Pennsylvania students demonstrate entrepreneurship, initiative

Few can argue that the prevalence of technology in today's academic institutions is changing the landscape of higher education. Although many schools are introducing learning management systems (LMSs), using custom content through digital textbooks and delivering classes via the internet, three students from the University of Pennsylvania have shown strong business acumen by developing their own course management software, reports The Chronicle of Higher Education.

The project, pioneered by Joseph Cohen, Dan Getelman and Jim Grandpre, was developed due to the students' frustration with existing course management systems used by the university. Cohen, Getelman and Grandpre decided to leave their degree programs to develop the system, known as Coursekit, on a full-time basis. The trio managed to secure more than $1 million in venture capital funding, and the software is already receiving positive reviews from technological experts and academic leaders.

Cohen told the news source that current solutions on the market, such as Blackboard, have solid functionality, but that user-friendliness and easily navigable interfaces are still lacking from many of the course management systems used by colleges and universities.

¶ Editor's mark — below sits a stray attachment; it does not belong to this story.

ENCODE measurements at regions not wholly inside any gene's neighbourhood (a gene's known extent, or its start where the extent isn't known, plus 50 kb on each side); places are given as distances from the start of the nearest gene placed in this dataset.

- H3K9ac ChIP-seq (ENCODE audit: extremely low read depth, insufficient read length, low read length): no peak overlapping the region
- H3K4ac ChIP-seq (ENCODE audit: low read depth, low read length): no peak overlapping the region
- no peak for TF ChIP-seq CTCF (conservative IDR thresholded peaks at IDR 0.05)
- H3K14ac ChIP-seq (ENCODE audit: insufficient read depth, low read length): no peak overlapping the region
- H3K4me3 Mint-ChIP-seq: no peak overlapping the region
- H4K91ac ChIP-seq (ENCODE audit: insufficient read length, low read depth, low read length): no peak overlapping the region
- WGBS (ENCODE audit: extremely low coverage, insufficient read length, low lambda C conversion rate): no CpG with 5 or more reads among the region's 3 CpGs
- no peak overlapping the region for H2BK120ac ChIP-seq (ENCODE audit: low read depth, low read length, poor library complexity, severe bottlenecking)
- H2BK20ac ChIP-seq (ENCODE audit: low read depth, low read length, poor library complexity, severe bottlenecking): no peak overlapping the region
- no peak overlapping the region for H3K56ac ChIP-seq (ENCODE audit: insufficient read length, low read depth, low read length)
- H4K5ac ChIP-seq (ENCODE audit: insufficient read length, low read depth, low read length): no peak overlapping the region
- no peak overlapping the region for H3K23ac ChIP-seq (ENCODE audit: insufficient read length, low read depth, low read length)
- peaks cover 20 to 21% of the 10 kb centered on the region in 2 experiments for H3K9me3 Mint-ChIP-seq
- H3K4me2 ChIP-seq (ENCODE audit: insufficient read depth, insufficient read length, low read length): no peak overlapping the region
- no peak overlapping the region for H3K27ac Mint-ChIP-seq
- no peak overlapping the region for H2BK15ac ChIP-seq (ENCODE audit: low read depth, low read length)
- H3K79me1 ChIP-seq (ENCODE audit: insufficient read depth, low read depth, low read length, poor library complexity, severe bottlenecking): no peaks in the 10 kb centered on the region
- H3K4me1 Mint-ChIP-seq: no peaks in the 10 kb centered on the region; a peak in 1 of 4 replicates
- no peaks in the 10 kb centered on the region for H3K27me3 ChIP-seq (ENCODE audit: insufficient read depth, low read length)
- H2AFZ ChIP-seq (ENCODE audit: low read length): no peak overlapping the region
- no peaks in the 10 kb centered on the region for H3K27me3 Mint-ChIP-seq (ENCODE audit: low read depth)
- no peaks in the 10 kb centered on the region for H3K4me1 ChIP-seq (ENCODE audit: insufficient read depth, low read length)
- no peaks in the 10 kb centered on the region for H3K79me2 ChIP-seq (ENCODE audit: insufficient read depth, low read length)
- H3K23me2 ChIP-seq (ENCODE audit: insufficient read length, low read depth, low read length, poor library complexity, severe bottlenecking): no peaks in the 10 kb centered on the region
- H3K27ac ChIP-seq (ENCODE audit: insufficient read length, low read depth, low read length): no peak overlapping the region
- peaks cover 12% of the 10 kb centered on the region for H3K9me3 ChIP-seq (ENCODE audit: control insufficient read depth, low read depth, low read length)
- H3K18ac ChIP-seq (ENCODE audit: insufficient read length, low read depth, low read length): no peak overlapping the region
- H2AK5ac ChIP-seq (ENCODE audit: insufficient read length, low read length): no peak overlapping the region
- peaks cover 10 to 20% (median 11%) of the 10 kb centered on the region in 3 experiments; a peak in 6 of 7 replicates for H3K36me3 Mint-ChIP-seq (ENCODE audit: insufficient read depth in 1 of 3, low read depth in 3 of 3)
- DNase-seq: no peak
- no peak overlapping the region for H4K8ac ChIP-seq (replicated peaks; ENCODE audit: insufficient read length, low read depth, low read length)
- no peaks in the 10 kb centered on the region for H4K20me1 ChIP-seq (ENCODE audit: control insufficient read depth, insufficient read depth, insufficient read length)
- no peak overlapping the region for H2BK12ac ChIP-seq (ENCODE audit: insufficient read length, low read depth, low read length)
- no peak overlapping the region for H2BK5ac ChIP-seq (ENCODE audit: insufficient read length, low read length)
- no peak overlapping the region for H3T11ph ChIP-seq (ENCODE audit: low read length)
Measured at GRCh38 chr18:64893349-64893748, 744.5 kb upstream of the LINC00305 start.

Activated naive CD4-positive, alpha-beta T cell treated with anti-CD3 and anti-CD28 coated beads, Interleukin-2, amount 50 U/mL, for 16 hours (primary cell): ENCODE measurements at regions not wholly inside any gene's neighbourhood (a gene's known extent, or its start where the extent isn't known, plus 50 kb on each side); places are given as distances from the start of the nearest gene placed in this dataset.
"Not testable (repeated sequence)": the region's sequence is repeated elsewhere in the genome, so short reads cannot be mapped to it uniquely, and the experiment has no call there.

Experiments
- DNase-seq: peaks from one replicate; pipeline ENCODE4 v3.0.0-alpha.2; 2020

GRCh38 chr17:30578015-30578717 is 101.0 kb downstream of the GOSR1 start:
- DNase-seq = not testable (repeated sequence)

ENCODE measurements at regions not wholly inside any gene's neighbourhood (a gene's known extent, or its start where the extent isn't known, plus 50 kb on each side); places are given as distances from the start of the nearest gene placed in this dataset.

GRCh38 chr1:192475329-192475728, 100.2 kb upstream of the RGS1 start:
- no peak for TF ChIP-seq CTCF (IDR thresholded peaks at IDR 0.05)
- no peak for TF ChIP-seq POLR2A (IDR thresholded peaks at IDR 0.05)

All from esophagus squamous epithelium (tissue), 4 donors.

"[Course management systems are] the classic example of a bloated and bad industry," Cohen told the news source. "We think it’s about time that it ends."

Mashable reports that Cohen believes that Blackboard's market dominance is part of the problem. As the system is designed for use by not only colleges but the military, government organizations and corporations, Cohen said that this lack of educational focus leaves the market open for a system designed primarily with students in mind.

Inspired by popular social networking website Facebook, Coursekit promises users the same functionality that many students will already be familiar with, presented in a simple, easy-to-use way. The system features functionality that enables students to host online discussions, create profiles, share grades and course content, and create shared calendars.

The primary interface of Coursekit is similar to that of Facebook's walls, with students able to manage their activities through a centralized dashboard. Coursekit also features a regularly updated news feed system, which provides students with up-to-date information on classes, scheduling changes, scholarship and the activity of other students.

Several major schools, including Stanford University, one of the top California colleges, and the University of Pennsylvania have begun testing the software to evaluate how students feel about the system.  

Tags:

Leave a Reply